The red bars represent a potential extra fiscal problem for Scotland which has historically been mitigated by the yellow bars. It is only potential because neither the problem nor its mitigation have mattered in reality because Scotland's extra deficit is heavily diluted in the UK's deficit.

The word deficit is often used rather loosely, so to be precise, the Scottish deficit (green line) is the negative of the net fiscal balance as reported in GERS. It is current plus capital expenditure less revenue. GERS also states a UK net fiscal balance which is the negative of PSNB ex (Public Sector Net Borrowing Excluding temporary effects) quoted by the OBR report and ONS Public Sector Finances. Although not strictly correct, to be consistent with common usage and keep jargon at bay, I refer to this as the UK deficit in this post.

Forecasting full fiscal autonomy

If Scotland had FFA then it would have a deficit, and the deficit would be the green line. The forecasts I've produced in the shaded region of the graph show what would happen under two assumptions:

  1. that the OBR predictions for the UK under the current coalition government's plans are correct;
  2. that the tax revenue and expenditure trends that have persisted for at least the last fifteen years continue if Scotland has FFA.

Neither assumption is likely to be true, but it still makes sense to explore some possible scenarios using the above forecast as a baseline. First let's consider the big implication of the plummeting forecasts for North Sea revenue that come from assumption 1.

The graph shows that North Sea revenue (yellow) almost disappears from 2015-16 onwards. This means that there is nothing to mitigate the extra deficit (red) and consequently Scotland's deficit (green) remains well above its share of the UK deficit (blue). The size of the red bars represents the £7.6bn deficit estimated by the IFS that is dubbed the "black hole" by the media. Notice that even as the blue bars shrink, there is no reduction in the red bar. The explanation is simple: the coalition government strategies are designed only to reduce the UK deficit and so they don't address the extra deficit in Scotland.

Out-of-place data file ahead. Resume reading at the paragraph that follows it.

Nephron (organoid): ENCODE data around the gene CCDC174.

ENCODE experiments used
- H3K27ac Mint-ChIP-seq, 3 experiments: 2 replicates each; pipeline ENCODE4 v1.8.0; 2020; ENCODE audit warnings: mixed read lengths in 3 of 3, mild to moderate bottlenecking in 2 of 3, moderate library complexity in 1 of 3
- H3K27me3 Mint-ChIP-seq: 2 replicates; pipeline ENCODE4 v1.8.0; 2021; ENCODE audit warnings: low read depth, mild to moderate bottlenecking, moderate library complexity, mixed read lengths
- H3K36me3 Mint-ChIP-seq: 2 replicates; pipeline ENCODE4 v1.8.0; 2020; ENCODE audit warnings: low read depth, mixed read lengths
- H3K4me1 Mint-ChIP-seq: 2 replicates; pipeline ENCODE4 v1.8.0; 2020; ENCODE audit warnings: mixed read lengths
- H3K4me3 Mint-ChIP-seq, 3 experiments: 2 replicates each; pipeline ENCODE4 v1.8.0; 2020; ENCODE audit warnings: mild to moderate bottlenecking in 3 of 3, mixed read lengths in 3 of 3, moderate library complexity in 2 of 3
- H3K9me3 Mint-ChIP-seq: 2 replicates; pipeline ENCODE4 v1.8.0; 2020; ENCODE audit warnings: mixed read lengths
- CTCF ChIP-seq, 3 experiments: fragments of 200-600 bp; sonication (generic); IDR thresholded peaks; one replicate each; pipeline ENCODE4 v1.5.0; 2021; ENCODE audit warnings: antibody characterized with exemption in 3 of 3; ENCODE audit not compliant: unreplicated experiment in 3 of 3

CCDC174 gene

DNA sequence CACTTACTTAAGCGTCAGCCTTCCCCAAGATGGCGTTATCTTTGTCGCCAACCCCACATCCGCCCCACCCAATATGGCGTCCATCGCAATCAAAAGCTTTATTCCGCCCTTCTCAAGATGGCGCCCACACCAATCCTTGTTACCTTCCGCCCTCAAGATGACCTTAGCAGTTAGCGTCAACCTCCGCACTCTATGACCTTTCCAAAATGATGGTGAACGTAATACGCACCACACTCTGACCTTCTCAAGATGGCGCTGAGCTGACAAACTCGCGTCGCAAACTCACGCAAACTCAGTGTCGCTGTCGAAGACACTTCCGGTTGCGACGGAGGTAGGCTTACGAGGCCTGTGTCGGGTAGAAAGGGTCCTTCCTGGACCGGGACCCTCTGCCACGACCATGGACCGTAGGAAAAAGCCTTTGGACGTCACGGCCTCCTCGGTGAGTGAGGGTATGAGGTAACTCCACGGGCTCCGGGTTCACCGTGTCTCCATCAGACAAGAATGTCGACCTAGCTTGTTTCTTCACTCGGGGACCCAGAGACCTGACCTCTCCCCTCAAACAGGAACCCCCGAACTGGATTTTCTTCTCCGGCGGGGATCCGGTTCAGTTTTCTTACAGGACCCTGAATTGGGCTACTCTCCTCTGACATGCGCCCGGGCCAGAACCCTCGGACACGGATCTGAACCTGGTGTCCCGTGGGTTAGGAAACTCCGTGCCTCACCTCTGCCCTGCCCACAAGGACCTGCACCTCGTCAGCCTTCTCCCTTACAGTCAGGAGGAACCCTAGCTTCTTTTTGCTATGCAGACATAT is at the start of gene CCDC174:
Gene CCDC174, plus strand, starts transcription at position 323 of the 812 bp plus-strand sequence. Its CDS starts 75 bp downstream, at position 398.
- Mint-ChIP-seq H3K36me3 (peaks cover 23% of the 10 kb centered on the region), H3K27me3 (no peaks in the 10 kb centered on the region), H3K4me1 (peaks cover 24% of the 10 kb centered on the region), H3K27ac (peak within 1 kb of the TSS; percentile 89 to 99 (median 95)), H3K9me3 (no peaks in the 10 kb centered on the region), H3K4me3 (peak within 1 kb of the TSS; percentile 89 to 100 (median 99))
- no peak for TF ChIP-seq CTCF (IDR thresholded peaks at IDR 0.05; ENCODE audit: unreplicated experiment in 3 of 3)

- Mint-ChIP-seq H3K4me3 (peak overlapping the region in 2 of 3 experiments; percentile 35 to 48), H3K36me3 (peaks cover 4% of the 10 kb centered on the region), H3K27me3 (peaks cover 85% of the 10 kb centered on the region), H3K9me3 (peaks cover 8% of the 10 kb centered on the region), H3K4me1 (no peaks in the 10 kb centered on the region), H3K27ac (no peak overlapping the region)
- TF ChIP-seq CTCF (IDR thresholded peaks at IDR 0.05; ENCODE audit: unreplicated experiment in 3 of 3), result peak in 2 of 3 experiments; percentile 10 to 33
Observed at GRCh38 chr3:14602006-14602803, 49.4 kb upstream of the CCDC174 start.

So under FFA, Scotland would need to introduce additional measures to bring its extra deficit down. The SNP government claim they will do this by using the "fiscal levers" that they will gain control of under FFA.

Let's imagine an alternate reality in which FFA powers come into effect in 2014-15. If Scotland had voted to separate in 2014 then this would have happened in 2015-16, so it's not too far fetched.

There are two sets of levers to operate. A Scottish government could choose to pull back on the expenditure levers, i.e. make cuts. This is the coalition government approach for the UK. The SNP object to this, with some justification in my opinion, so they talk up the other option: to throw forward the levers that will increase revenues.

The SNP don't propose any tax rises, but instead express a belief that economic growth will result in increased revenues from income tax, VAT and corporation tax. Specifically, they say that Scotland's non-North Sea (onshore) annual revenue is predicted to grow by £15bn by 2020. This is true (give or take a billion) but it does not help in reducing the red bars, because that growth of revenue is simply reflecting the growth of UK revenues predicted by the OBR, and is already implied in the graph: it's part of the reason for the blue bars' reduction, with coalition cuts accounting for the rest.